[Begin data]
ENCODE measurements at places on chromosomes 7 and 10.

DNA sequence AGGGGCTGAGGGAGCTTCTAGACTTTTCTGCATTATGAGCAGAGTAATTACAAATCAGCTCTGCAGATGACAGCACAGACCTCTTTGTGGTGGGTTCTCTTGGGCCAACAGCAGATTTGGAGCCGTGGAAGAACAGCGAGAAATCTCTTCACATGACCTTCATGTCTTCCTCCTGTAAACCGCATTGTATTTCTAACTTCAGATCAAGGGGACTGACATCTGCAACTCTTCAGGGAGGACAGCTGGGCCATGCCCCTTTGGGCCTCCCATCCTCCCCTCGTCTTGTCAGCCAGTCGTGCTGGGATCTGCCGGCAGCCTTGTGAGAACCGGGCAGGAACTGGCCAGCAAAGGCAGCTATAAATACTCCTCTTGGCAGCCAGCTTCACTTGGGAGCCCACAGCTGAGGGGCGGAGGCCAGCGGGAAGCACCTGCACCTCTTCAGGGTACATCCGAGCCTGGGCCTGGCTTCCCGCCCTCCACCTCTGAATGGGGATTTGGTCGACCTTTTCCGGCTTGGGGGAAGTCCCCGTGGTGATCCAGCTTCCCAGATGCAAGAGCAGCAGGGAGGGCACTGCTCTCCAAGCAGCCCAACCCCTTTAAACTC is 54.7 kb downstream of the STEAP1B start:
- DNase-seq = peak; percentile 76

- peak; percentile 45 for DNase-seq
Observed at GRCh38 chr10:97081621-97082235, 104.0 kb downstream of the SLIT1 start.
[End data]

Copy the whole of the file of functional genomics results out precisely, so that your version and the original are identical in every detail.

ENCODE measurements at places on chromosomes 7 and 10.

DNA sequence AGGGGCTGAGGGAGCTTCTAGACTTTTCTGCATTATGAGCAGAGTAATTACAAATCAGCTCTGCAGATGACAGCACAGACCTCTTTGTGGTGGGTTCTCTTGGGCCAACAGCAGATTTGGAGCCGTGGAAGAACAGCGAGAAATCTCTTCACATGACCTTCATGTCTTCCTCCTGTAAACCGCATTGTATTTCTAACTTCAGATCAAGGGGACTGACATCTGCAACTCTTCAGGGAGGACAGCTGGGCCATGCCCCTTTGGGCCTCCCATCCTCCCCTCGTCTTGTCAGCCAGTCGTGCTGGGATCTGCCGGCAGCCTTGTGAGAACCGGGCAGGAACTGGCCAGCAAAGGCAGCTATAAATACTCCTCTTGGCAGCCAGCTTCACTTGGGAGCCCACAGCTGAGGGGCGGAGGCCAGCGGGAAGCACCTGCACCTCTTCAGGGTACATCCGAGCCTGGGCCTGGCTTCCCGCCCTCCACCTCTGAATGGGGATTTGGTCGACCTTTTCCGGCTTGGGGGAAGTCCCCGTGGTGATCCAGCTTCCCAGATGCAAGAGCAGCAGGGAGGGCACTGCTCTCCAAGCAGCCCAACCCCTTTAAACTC is 54.7 kb downstream of the STEAP1B start:
- DNase-seq = peak; percentile 76

- peak; percentile 45 for DNase-seq
Observed at GRCh38 chr10:97081621-97082235, 104.0 kb downstream of the SLIT1 start.